Dancing Particles


Plugging In

Every year, at the conclusion of the holiday season, we begin reading, as we do this week, the Torah anew. Its opening verse is perhaps the most famous line ever stated: In the beginning G-d created heaven and earth.

Why do we read the same chapter year after year? Once we learned that the universe was created by G-d, why do we need to be reminded of this fact every year anew?

The answer is both simple and profound.

One of our greatest enemies is monotony. Nature abhors a vacuum, and so do we humans. Many of our problems originate from the wearing effects of boredom and routine. At some point, repeating the same activity again and again dulls our spirits, and we become desperate for something, anything, that will relieve our tedium and fill the hungry vacuum, whether it be healthy or not. We need that rush of excitement, that chase, that high that will make us feel alive again.

The question that begs, however, is very fundamental: Why should our lives be monotonous in the first place? Every thing in existence is in a perpetual state of change and movement. We begin our lives in a state of constant enchantment. Observe a young child crawling about exploring everything he or she encounters. The child’s unwavering curiosity, his constant movement, never resting in one place, excited and stimulated by the simplest things, is life playing itself out in its most natural form: Life as raw energy.

One of the fascinating discoveries we all make as children is when we look into a microscope for the first time and see on a glass slide the microorganisms slithering about in a seemingly inanimate drop of pond water.

The fascination is due to the discovery of vibrancy in a place that seems devoid of any life. The same is true when we first learn of the vast ecosystem of life teeming beneath the otherwise benign water cover of the ocean surface. Or the unfathomable multitudes of stars, solar systems, black holes and dark matter in outer space. Or the 75 trillion vibrating cells within the human body. Or the complexity and symmetry of nature, connecting every organism, every mineral, plant and animal. Or the layers upon layers of microscopic particles shaping every detail of existence. Or the elegant DNA of the human genome.

Life is dynamic. Like electricity, every part of life is filled with bursts of energy. No two moments are alike, everything alive is always in constant flux – constantly moving and changing.

So when did we lose our sense of adventure, our sense of enchantment at the mysteries brimming beneath and within every fiber of existence? When did our curiosity and enthusiasm stop or slow down? When did monotony set in?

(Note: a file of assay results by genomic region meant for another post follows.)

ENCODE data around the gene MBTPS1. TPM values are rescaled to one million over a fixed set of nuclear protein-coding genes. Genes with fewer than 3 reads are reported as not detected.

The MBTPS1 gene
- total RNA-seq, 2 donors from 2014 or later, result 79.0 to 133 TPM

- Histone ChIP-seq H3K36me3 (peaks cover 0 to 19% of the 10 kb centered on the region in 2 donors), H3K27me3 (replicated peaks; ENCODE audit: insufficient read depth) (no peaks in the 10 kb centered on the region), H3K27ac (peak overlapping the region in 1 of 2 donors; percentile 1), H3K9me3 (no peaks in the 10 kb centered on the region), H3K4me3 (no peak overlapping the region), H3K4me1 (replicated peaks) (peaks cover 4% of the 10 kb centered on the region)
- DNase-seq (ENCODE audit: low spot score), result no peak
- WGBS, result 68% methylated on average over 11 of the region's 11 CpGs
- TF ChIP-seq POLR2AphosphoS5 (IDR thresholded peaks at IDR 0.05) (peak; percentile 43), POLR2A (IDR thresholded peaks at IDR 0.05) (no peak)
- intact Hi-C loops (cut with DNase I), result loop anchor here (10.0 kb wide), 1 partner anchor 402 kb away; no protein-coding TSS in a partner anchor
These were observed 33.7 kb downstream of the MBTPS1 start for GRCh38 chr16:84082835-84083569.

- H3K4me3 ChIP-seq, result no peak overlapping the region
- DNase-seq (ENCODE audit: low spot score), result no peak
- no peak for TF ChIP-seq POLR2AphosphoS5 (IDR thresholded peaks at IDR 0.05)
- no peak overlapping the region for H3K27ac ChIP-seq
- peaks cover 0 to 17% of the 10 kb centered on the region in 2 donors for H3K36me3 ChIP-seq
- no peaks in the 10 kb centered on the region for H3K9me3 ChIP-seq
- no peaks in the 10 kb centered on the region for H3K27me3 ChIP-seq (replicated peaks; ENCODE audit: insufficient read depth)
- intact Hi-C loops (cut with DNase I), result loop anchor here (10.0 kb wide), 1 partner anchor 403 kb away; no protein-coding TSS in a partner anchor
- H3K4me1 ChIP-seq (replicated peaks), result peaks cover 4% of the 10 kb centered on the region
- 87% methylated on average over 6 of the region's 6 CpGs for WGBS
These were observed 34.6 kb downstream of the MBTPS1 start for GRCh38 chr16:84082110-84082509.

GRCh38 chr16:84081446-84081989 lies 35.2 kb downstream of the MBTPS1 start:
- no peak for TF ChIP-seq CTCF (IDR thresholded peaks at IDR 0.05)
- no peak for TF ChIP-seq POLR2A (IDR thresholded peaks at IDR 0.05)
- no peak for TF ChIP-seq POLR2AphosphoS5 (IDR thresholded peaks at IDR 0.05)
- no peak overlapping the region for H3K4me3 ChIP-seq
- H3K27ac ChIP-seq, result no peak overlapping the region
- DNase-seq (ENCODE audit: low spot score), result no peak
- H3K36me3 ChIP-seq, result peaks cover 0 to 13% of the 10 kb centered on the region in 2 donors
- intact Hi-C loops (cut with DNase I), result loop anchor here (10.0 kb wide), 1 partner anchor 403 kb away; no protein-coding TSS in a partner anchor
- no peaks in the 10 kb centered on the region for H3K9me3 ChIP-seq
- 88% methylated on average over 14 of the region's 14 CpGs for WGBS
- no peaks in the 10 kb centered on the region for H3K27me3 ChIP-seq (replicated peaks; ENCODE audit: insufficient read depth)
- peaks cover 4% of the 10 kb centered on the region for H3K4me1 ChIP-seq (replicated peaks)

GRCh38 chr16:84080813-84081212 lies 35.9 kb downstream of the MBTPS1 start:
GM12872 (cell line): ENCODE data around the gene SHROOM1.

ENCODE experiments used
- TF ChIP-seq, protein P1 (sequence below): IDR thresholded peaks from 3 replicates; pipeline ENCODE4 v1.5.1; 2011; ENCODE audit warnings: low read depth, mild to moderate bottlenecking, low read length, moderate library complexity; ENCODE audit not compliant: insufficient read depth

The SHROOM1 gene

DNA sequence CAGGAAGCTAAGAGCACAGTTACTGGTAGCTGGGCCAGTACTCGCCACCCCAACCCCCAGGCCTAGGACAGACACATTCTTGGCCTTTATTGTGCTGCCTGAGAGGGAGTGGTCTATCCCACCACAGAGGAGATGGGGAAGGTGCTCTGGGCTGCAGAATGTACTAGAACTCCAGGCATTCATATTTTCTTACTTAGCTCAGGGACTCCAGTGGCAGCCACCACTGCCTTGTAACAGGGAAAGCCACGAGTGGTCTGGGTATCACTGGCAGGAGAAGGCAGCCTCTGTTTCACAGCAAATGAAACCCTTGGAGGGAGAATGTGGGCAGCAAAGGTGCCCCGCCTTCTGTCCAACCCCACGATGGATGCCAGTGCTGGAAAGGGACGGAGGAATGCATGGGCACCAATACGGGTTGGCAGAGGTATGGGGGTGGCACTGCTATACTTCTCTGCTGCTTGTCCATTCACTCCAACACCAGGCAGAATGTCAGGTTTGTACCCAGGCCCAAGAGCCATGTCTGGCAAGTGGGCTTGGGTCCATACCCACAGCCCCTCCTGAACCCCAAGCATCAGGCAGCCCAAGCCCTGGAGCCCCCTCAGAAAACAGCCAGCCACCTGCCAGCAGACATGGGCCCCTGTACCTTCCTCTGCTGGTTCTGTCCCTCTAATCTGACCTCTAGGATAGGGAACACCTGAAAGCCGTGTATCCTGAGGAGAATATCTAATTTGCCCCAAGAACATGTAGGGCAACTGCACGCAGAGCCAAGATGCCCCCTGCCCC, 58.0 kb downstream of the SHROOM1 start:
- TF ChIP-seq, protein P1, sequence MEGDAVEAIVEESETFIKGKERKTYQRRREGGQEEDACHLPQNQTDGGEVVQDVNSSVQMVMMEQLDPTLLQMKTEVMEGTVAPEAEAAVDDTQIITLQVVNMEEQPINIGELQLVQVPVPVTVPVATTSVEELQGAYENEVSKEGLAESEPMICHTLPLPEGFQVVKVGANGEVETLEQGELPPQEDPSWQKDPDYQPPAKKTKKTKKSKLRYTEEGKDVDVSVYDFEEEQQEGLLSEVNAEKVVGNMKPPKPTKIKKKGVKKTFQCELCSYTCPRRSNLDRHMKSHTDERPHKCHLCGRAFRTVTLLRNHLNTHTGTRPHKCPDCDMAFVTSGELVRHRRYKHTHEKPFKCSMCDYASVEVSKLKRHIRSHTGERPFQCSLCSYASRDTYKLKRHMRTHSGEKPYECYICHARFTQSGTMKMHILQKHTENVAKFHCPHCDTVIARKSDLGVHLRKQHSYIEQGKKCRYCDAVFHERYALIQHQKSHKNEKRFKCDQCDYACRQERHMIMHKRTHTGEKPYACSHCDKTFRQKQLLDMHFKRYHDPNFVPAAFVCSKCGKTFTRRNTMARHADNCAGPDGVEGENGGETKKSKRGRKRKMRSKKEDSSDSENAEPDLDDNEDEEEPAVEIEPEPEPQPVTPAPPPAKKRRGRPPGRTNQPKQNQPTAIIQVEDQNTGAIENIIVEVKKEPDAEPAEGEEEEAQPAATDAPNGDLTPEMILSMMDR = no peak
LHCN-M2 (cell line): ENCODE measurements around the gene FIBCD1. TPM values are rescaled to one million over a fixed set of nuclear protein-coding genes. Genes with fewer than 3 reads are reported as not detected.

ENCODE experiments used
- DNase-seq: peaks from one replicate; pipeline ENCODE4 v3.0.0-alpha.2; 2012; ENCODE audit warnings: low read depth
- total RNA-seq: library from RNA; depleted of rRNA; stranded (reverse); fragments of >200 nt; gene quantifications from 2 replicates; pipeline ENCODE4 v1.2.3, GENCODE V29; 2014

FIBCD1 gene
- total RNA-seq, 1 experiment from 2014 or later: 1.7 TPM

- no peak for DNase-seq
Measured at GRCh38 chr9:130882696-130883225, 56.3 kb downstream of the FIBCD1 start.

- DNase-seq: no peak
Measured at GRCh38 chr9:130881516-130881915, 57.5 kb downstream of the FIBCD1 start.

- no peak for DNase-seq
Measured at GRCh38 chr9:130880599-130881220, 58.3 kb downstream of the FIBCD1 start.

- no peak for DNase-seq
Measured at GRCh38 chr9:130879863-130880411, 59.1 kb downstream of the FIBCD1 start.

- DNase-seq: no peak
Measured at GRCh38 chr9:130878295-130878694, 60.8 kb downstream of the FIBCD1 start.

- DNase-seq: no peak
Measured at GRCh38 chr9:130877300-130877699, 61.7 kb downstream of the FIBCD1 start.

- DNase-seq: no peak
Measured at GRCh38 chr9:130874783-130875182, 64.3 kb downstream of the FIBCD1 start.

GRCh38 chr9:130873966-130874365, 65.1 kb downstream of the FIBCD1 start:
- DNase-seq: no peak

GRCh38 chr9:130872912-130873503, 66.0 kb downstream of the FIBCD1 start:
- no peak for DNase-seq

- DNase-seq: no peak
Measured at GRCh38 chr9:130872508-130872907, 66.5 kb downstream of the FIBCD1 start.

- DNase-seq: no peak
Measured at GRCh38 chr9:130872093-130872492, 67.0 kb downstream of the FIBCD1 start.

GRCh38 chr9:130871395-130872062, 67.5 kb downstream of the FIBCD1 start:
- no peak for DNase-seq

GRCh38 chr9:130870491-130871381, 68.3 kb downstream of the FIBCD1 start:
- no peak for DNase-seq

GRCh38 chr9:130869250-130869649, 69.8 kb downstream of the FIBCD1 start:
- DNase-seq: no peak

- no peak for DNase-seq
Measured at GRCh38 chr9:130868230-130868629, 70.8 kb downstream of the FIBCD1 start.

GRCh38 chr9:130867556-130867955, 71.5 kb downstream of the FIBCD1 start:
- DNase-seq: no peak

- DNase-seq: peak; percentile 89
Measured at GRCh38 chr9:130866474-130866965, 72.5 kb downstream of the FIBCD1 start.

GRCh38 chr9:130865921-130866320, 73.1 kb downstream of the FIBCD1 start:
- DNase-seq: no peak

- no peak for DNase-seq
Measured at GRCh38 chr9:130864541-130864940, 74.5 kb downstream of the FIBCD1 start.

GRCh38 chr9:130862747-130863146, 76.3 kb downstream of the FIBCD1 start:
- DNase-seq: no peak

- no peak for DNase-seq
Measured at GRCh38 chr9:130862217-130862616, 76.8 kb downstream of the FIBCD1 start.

When we began getting locked into the surface level of our lives, forgetting about the forces within that shape every aspect of our lives, our existence and our universe. The cruel reality of material life is that once we get consumed with the crass materialism of our lives, a hard crust develops – which gets tougher with each passing day – concealing the vibrant life within. At some point our outer lives take complete control, and we are left with no inkling or hope for rejuvenation.

Each year, therefore, as we are about to reenter the hard armor of the routines of our lives, we read Bereishis – to reawaken within our spirits the sheer wonder and awe of everything around us, as if we are looking at life around us for the very first time.

The Torah is not merely telling us about the story of creation that happened eons ago, but about the story of creation that is happening here and now – the constant renewal of our lives and of the entire universe. Yes, you may have looked at heaven and earth yesterday or yesteryear, but now – this very moment – heaven and earth and everything in between, is being renewed again. Though we may not see it on the surface – the rising morning sun seems to be the same sun that rose yesterday – yet when we pause and give a moment’s thought, we realize that all of nature is dynamic, even the things that repeat themselves. Beneath the surface new particles of light and energy are perpetually being discharged from the source of all energy.

Among the many far reaching implications of this unique attitude is the hope that it offers us: Life is not a monotonous continuum that just keeps “rolling along.” At the surface level it may appear that there is no movement, but brewing beneath the surface is vitality that is being renewed each moment from its source. At any given moment we can access this inner energy and renew our lives. We are not just like a dead pool of water cut off from its source; we have the power to access this dynamic life force within.

Imagine waking up each morning feeling that everything is new and fresh. That we are not victims of our past patterns and routines. That we are not creatures of habit, or better stated, that we can transcend our habits.

It’s not very difficult to do if you set your mind to it. Science can help. Meditate on the dancing subatomic particles that animate everything in existence. Think of the pulsating energies that keep you alive every moment – your heartbeat, your breath, pumping blood unceasingly through your arteries and veins.

Go stand one evening at an ocean side and observe the relentless waves crashing on the beach, again and again.

Yes friends, all of life is about constant movement. Death is when this movement comes to a halt. It is we humans who get caught up in the minutiae of surface life, in our struggle for survival, in petty battles and concerns, we get ourselves trapped in old habits and patterns – and every time we do, a small part of us dies inside. But we can choose life – we can determine to plug in to the source of life’s energy, and when we do we are renewed.